Bad data: No, VW Polo drivers aren’t the worst in South Africa

On Thursday, South Africa’s talk-radio-and-twitter-sphere was jubilant with the confirmation of something we’ve all “known” but had no proof up until now: VW Polo drivers are the worst in the country. Except for when it’s BMW drivers or taxis, of course.

The source of this revelation? A report published by the Road Traffic Management Corporation (RTMC) looking at the brands and models of cars and the absolute numbers of both involved in fatal accidents and Administrative Adjudication of Road Traffic Offences Act (AARTO) offences over a four-year period to the middle of last year

Let’s start by saying this is a really important piece of research: despite the enormous harm that South Africa’s ludicrously dangerous roads have on lives, emotional well-being and the economy, the data for understanding the nature and number of accidents is … not great. 

Let’s underline how important this is. Our fatality rate is way above the global average (at 26 deaths per 100 000 people a year compared to 18). There are roughly three times as many vehicles on the roads in the UK than in South Africa but seven times the number of people killed on the roads here

But the data is not as reliable as you might think: many accidents aren’t recorded, information isn’t synchronised between different institutions, high profile reports on safety by transport ministers are often preliminary and quietly revised upwards when no one is looking, and the attribution of injuries and casualties to specific incidents is hard.

The RTMC acknowledges this. Its opening section points out that it could only gather reliable data on two thirds of incidents so any numbers it has published must be taken as a representative sample, not absolute (a fine distinction that unfortunately the media doesn’t often understand). 

It’s report is pretty good in its methodology and findings — I think, although I’m no expert — and the conclusions it does and doesn’t draw. The title of the report, Fatal Crashes in Context, gives the hint that it’s not proposing easy answers.

Unfortunately, it also produced this table. 

Which was most media houses seem to have looked at, leading to the inevitable take on it that Polo drivers are the worst because Polos are involved in more fatal accidents than any other vehicle. 

Slow down there, folks. You’re racing to a wrong conclusion like a South African driver accelerating into the danger zone from 500m away because the light turned yellow and they might, just might, make it.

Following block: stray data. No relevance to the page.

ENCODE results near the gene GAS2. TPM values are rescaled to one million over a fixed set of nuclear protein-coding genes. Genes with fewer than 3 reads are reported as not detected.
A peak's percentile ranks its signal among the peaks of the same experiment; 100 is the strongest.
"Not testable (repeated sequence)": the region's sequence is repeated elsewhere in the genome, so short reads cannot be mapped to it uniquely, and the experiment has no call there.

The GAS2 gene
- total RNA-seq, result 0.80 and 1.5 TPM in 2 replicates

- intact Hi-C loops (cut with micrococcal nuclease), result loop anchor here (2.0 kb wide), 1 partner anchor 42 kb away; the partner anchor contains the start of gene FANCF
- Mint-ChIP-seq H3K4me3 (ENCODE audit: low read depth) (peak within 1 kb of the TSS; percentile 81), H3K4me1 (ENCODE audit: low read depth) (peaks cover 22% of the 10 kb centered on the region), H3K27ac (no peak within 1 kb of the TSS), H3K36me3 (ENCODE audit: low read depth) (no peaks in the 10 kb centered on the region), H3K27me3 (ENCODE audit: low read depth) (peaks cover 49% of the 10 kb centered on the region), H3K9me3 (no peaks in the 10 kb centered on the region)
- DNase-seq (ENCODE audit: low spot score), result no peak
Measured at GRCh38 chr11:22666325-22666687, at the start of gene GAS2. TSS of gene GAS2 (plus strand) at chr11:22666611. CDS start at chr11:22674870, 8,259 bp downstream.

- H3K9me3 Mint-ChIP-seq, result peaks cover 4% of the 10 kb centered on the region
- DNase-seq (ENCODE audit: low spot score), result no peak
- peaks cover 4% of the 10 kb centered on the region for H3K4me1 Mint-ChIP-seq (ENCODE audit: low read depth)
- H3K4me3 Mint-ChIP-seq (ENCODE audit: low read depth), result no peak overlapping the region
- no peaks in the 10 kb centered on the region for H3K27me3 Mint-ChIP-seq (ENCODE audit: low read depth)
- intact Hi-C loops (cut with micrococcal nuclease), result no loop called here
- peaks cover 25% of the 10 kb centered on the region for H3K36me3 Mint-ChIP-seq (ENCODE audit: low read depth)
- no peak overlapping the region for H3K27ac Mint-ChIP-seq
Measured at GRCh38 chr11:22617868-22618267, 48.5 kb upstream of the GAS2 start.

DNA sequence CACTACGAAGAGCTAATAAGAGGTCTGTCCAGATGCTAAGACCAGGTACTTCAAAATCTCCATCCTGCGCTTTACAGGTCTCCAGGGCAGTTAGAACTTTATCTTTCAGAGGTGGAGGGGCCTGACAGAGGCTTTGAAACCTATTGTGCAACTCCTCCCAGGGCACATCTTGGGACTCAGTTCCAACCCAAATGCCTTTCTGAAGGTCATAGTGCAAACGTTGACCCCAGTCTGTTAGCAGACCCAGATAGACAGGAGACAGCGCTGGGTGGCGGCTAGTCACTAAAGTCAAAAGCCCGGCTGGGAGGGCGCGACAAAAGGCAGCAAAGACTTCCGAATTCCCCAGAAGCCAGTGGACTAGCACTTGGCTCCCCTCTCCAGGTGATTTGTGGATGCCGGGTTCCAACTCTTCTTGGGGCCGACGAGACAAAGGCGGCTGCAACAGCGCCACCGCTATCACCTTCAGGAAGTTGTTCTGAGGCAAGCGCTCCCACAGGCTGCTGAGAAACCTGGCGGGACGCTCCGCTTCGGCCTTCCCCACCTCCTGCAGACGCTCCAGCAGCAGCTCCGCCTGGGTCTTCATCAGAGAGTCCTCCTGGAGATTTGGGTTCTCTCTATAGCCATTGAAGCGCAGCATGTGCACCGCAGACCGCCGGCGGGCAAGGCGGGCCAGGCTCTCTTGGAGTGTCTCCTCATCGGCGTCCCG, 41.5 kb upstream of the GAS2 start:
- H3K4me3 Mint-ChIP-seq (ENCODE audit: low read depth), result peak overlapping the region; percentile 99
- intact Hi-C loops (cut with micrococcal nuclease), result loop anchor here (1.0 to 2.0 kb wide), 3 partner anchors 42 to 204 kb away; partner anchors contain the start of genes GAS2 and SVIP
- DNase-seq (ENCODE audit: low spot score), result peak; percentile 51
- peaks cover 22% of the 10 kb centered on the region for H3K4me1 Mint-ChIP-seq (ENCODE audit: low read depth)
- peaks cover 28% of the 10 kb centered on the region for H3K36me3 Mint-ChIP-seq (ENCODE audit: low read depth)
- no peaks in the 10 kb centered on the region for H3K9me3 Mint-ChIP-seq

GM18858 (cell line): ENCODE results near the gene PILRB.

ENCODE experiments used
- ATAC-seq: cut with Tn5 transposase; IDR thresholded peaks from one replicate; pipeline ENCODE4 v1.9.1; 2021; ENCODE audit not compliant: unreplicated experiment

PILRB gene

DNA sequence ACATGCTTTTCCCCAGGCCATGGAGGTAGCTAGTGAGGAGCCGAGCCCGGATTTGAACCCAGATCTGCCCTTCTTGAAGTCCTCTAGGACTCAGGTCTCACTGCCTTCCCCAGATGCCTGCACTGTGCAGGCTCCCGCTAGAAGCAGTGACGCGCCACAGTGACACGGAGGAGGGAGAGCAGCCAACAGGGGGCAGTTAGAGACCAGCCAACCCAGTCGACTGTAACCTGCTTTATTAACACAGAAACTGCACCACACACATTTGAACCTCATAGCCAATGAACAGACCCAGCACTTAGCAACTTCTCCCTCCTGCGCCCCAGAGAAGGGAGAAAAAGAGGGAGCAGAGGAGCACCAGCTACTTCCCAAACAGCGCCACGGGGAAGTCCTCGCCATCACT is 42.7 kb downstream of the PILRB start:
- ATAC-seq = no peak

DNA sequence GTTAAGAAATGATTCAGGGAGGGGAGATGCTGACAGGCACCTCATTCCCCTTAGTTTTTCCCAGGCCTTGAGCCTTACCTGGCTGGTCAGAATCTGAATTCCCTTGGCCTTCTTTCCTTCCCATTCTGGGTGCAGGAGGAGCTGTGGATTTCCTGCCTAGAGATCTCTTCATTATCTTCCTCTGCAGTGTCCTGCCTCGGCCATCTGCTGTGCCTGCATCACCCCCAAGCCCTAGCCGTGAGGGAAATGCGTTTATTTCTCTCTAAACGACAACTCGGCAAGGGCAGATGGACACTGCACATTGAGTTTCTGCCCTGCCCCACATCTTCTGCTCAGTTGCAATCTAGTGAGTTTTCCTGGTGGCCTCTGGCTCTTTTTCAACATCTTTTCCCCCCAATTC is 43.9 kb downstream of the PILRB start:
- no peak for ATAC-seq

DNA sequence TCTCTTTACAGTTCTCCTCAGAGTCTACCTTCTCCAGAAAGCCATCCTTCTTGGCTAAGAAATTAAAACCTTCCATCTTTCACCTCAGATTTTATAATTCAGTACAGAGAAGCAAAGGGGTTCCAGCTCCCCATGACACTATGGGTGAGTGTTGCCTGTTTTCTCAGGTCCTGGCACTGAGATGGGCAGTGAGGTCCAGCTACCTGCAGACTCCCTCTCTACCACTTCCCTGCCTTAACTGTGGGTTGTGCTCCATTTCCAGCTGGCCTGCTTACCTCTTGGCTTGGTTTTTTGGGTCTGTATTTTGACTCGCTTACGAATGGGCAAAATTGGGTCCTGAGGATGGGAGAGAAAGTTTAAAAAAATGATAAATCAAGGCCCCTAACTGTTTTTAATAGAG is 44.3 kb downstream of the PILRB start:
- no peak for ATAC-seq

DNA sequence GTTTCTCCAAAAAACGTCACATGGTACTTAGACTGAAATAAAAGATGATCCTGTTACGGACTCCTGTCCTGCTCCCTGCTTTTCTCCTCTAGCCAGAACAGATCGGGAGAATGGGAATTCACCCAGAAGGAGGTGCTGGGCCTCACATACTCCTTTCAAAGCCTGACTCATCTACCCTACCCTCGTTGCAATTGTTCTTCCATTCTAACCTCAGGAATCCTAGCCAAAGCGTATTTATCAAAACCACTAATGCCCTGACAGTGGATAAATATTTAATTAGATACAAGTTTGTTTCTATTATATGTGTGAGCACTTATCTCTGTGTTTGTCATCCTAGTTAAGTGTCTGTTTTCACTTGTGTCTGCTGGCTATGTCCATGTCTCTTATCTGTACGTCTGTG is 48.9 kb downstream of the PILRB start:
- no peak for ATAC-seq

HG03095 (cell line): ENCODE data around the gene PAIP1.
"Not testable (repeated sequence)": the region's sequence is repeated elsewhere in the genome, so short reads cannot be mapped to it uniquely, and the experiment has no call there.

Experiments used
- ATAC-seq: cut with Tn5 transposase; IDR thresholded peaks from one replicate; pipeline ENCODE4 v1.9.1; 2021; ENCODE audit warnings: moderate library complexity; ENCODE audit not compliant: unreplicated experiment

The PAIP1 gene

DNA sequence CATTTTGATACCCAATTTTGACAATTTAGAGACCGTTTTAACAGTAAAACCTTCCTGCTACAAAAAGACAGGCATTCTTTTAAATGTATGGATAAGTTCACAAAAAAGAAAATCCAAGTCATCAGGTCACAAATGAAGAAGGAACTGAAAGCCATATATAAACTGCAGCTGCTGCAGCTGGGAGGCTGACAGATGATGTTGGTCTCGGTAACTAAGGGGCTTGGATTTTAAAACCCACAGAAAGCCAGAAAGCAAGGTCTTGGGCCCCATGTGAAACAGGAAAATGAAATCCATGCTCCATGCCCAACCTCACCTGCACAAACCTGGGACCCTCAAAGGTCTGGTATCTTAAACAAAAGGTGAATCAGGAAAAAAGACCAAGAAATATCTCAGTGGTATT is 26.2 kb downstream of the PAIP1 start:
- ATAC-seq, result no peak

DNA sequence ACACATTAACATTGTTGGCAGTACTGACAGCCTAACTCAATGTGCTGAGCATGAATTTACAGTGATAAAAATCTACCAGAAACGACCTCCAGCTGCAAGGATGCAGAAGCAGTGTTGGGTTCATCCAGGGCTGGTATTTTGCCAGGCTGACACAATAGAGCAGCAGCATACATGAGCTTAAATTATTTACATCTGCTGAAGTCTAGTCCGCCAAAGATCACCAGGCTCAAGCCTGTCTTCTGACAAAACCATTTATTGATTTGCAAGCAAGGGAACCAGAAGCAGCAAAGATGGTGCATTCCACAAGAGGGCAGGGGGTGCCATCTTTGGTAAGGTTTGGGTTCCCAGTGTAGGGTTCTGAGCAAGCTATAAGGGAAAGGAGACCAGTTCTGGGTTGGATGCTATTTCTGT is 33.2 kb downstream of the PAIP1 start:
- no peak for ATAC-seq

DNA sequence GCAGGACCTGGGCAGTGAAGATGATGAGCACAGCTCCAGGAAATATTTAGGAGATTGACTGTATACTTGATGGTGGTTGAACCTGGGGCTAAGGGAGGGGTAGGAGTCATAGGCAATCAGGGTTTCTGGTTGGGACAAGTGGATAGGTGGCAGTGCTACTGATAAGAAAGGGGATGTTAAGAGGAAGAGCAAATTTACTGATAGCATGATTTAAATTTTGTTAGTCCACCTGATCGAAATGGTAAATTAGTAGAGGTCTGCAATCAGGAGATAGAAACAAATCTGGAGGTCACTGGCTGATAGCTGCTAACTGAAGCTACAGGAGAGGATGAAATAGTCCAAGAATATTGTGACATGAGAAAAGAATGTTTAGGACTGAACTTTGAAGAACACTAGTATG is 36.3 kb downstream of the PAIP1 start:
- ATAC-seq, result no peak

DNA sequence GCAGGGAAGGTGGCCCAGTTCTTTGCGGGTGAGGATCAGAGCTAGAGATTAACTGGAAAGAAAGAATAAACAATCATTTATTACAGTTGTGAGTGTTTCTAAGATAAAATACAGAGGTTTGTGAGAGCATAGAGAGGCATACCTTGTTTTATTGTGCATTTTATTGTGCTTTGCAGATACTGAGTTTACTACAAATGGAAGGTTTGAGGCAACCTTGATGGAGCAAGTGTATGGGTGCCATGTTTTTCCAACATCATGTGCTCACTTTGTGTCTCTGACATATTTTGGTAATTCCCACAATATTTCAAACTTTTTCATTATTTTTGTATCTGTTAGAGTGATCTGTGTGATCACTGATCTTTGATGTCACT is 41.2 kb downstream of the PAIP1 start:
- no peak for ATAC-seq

Even accounting for the report’s own caveat — that this does not cover all fatal accidents — there’s so much more to consider that isn’t shown. There is no record of who was to blame for a particular incident, and no record of non-fatal collisions (many high end cars with their tough chassis and airbags can take a pounding while coddling their bacon-brained billionaire pilot in a blanket of reassurance). 

More important, though, is that these are absolute numbers of incidents, which tell us nothing without putting into context. We don’t know how many hours each of these vehicle types spends on the road on average, or how many kilometres they travel. A taxi that is on the road for 10 hours a day or more is obviously more likely to be involved in an incident than a Polo that does a 20-minute commute twice every 24 hours.

What the report does tell is a general guess at the total population of each vehicle type, which is a vital data point to actually do some proper analysis. The table below is the same data, but reworked to show the number of accidents per 10 000 vehicles, and the number of AARTO infringements per vehicle over the period.

Which is a very different picture indeed. Yes, Polos still rank highly, but don’t seem to be statistically more likely to have been involved in a fatal accident than a Conquest, a Hilux or Ford Ranger. That said, they do seem to pick up more speeding tickets, which actually tells us more about their behaviour than the number of crashes, as these can be assumed to be the result of bad driving. If you do want a cheap headline with added confirmation bias, it’s that BMW 3 Series drivers picked up the most fines, so there. 

Yes, taxis top the rankings for fatal accidents and fines. And as the report points out, even though this is expected given the amount of time they spend on the road, it’s not acceptable.

But the important point is that none of this is. This report is important because we rarely get to see well researched, granular data like this about a major national issue. But using it to point fingers at one group of drivers more than another feels like attributing blame rather than taking responsibility. 

Everyone on the road needs to drive more carefully than they do. There is no such thing as being “too careful” when it comes to heaving a ton of metal around at 120km/h. That South Africa’s roads are deadly is a personal problem for every driver, cyclist and pedestrian, that we all have to take responsibility to fix.

But I drive a Volvo. So what do I know?

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Adam Oxford
Adam Oxford is a data journalist, trainer and consultant at Area of Effect. He regularly works with OpenUP and the Africa Data Hub to help familiarise journalists with data storytelling, and coaches news startups in sustainable product development and data-driven decision-making.

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